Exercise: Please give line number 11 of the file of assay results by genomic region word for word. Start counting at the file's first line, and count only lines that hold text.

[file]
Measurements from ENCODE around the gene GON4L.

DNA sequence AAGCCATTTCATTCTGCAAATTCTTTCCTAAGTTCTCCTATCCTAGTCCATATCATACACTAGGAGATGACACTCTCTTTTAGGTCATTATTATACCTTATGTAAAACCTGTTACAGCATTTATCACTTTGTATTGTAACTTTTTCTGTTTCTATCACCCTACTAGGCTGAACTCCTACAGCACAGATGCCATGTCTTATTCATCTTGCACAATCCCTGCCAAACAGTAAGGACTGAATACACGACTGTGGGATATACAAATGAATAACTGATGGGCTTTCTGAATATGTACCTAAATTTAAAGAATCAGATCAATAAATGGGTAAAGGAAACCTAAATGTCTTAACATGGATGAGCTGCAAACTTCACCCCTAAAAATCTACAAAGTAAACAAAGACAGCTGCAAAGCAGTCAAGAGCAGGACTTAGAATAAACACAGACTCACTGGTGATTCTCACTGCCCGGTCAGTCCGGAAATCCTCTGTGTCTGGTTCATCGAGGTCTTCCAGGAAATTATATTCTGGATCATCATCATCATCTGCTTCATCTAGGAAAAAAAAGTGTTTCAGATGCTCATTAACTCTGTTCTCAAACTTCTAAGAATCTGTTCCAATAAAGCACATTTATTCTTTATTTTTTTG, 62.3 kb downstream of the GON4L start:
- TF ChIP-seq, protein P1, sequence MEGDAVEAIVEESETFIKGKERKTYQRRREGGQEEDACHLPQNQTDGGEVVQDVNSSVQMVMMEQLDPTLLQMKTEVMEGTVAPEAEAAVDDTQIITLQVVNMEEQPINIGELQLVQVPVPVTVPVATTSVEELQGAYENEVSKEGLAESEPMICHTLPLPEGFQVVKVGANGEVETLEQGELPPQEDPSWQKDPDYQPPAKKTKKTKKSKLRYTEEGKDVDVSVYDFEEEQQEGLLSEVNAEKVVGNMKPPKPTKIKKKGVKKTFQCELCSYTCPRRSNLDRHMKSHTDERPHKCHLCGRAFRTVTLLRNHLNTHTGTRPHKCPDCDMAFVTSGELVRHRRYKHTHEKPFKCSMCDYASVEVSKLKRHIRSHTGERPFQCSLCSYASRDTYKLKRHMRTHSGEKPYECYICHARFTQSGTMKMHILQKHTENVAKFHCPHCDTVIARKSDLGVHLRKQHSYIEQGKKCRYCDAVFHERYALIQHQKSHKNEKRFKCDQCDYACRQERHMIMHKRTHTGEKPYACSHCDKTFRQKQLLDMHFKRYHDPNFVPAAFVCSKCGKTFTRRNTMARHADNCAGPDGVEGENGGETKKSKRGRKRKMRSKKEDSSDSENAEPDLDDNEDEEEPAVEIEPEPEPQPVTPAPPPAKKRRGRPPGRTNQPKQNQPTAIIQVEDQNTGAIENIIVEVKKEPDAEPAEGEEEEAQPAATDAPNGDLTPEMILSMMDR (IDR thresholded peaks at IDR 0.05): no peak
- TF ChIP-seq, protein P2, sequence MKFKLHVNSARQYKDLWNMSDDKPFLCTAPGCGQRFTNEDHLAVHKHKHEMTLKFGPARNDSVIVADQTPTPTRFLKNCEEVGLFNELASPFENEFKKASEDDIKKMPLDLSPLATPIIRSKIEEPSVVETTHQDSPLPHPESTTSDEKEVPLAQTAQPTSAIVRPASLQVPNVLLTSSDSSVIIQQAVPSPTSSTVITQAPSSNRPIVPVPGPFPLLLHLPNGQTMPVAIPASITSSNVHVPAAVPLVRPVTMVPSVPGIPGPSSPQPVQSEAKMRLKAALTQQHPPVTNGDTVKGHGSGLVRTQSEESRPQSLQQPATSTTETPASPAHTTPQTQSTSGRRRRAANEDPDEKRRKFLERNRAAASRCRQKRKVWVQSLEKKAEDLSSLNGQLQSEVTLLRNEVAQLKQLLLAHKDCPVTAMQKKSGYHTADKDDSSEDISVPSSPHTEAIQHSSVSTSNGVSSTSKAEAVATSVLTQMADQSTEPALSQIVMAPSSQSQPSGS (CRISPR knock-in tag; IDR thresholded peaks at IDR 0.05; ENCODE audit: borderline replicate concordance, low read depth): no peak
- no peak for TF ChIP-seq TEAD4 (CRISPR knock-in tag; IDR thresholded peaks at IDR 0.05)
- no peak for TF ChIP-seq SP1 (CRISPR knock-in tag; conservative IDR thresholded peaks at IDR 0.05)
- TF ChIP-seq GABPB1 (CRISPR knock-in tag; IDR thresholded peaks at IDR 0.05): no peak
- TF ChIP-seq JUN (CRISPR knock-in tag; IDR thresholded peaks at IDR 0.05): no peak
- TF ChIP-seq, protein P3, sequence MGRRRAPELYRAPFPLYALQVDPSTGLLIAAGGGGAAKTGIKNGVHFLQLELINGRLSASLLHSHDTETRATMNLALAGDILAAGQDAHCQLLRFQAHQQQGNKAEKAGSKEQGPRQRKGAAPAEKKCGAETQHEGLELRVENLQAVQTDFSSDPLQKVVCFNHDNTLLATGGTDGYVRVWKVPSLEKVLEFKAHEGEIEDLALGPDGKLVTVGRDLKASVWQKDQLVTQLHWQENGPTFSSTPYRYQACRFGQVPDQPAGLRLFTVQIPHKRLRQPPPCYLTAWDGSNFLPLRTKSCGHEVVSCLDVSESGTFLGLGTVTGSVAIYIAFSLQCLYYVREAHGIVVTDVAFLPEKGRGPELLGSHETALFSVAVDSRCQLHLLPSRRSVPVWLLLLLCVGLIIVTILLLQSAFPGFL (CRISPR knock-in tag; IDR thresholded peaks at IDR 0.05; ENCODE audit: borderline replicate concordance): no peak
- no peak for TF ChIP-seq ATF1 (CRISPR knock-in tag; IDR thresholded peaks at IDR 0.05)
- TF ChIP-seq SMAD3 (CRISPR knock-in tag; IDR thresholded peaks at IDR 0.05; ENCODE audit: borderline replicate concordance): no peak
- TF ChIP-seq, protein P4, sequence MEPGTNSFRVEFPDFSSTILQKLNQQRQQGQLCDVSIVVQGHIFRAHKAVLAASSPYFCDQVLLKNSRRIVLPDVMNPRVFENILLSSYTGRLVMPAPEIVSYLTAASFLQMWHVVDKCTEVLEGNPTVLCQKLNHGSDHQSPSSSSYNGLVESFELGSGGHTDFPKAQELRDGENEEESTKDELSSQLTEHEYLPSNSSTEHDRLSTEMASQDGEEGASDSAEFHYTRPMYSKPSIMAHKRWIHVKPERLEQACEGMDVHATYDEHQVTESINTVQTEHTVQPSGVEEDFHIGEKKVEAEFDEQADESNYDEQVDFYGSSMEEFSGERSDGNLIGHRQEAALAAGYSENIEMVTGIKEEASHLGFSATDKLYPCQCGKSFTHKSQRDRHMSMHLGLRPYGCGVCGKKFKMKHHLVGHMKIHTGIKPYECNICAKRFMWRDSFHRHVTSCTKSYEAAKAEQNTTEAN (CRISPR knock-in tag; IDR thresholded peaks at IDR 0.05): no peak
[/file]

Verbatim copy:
- TF ChIP-seq SMAD3 (CRISPR knock-in tag; IDR thresholded peaks at IDR 0.05; ENCODE audit: borderline replicate concordance): no peak